UPDATE: I was so convinced that I must be doing something wrong that I shot some more clips, this time with less harsh lighting. No, change however, the T2i is still soft and the new clips show just how big a problem aliasing is. You have to consider that the coloured moire patterns are recorded like that, no amount of grading will get rid of it. A small amount of diffusion on the camera should help, but then your going to have to work out how much to soften and diffuse each shot to make sure your not making the pictures even softer than they already are.

The aliasing issues on the Canons are well documented and well known. Yes you can reduce it’s effects by keeping the DoF shallow so that your backgrounds are always out of focus, but that restricts you to only shooting low detail objects such as faces and even then you need you make sure the person isn’t wearing a clothes with a fine pattern and that they don’t smile because you see lots of jaggies on their teeth. So this means you need some diffusion or softening in front of the lens.
One of the key reasons that the pictures from the Canons looks soft is due to aliasing. The high frequency harmonics generated by the aliasing on edges are softening the pictures and you can see this by rotating the camera and watching the picture soften and sharpen as the angles of edges change.
As for my lenses, no it’s not them softening the pictures. I can use them on the same camera to take beautiful pin sharp photographs. Switch the camera to video mode and I’m sorry but compared to a true 1080p camera it’s soft, more comparable to a 720p camera. In addition if my lenses were not sharp I would not get aliasing.
If you look on Vimeo at Phil Blooms latest clips take a look at the timelapse video “sky” that he did in Dubai. Look at the quality of that video, look at the gorgeous subtle textures in the sky and buildings, then compare it with one of his faces videos, they look soft by comparison. The difference: The timelapse video was shot by taking stills, where the camera is using the full resolution of the sensor, in video mode the Canon’s are discarding most of the sensors pixels to get the resolution down and the read rate up.
I’m sorry but until the aliasing is brought under control the Canon’s IMHO are not ready for prime time use. Sure you can make good looking web clips, but you can do that with many, many other cameras. The ONLY thing the Canons bring to the table is shallow DoF. In just about every other aspect they are lacking. Lower resolution, lower dynamic range, heat issues, limited clip duration, no audio control, no timecode, dreadful ergonomics for video.
Next time you watch a movie look at the DoF. It’s almost never taken to the ridiculous, un-natural extremes that has become the latest craze. Yes shallow DoF can be a useful tool for focusing attention on a particular subject, or to give separation between the subject and background, but consider what super shallow DoF will look like projected on a cinema screen or big screen TV as opposed to a small web video.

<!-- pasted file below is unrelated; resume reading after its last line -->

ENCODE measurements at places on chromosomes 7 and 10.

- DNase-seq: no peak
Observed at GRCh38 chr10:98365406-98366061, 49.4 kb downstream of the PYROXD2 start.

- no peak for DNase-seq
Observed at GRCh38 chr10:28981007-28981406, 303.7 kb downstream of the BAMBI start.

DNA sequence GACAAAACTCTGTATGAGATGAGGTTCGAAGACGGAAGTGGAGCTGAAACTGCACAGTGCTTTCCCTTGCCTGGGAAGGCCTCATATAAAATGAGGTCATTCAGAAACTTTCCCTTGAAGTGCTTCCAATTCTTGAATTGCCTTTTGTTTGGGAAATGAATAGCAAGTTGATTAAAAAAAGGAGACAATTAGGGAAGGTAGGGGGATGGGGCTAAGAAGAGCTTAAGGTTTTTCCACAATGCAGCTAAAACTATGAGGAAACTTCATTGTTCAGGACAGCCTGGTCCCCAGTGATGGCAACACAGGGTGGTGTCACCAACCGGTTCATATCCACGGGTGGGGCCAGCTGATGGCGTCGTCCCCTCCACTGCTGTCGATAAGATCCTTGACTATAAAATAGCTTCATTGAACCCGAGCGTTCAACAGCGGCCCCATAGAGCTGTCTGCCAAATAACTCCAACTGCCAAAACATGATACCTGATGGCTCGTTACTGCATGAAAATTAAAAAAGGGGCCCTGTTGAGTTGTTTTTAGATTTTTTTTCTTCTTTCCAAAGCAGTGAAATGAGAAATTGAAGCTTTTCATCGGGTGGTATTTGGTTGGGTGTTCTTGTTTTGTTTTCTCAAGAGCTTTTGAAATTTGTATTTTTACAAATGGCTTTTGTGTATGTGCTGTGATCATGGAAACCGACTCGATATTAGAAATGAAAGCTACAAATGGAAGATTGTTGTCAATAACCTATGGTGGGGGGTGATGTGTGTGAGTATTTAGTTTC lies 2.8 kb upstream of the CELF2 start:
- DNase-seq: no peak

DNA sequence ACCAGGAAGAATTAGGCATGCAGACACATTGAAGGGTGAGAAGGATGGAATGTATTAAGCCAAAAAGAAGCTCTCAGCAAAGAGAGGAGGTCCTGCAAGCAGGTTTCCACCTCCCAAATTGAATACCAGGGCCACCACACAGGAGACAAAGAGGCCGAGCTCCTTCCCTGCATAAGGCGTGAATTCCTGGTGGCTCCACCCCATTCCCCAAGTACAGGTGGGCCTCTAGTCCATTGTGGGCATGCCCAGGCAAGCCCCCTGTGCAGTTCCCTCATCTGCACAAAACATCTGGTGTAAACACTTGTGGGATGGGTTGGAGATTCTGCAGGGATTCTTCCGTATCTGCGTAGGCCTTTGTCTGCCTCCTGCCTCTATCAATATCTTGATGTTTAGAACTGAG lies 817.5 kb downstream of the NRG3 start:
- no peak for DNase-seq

HDW : Strange…but if I had reported some of Alisters findings I would have been shot down in flames but it’s good to know other more technically astute video professionals have the same views on HD SLRs as me and if you follow Alisters blog as I do you will be interested to read that the BBC, Sky, Nat Geo, Discovery etc have barred their use. If you would like to read Alan Roberts assesment for the BBC then click here…


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“City of Lakes” Trailer concept film produced on Canon 5D/7D

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In September I traveled to Uaaipur, India to shoot a concept wedding film with a few of my great filmmaking friends. Kevin Shahinian wrote and directed this movie, it was an amazing experience that I will never forget! This is only the beginning of collaboration filmmaking, and I can’t wait to see where this takes weddings.

There are so many ways to tell a story…

And so much a marriage symbolizes. So many questions it tends to raise: What is love? What is faith? It was our hope to explore these themes in a far more dramatically engaging way than we felt possible in a traditional documentary… Perhaps there is more within this story then meets the eye.

In the fall of 2009, Melissa & Samir embarked on an incredible journey to Udaipur, India, to fulfill a lifelong dream of having their wedding in the country of their ancestry. This transcendent place, affectionately called the “CITY OF LAKES,” located in the breathtaking region of Rajasthan, would be the setting for their extravagant, three-day marriage celebration, and the backdrop of our unprecedented film production – shot entirely on-location. We believe this to be the first ever live event/scripted concept production ‘hybrid’ film produced on this scale.

We hope you enjoy the trailer for “CITY OF LAKES” and look forward to sharing the film with you soon.   by Kevin Shahinian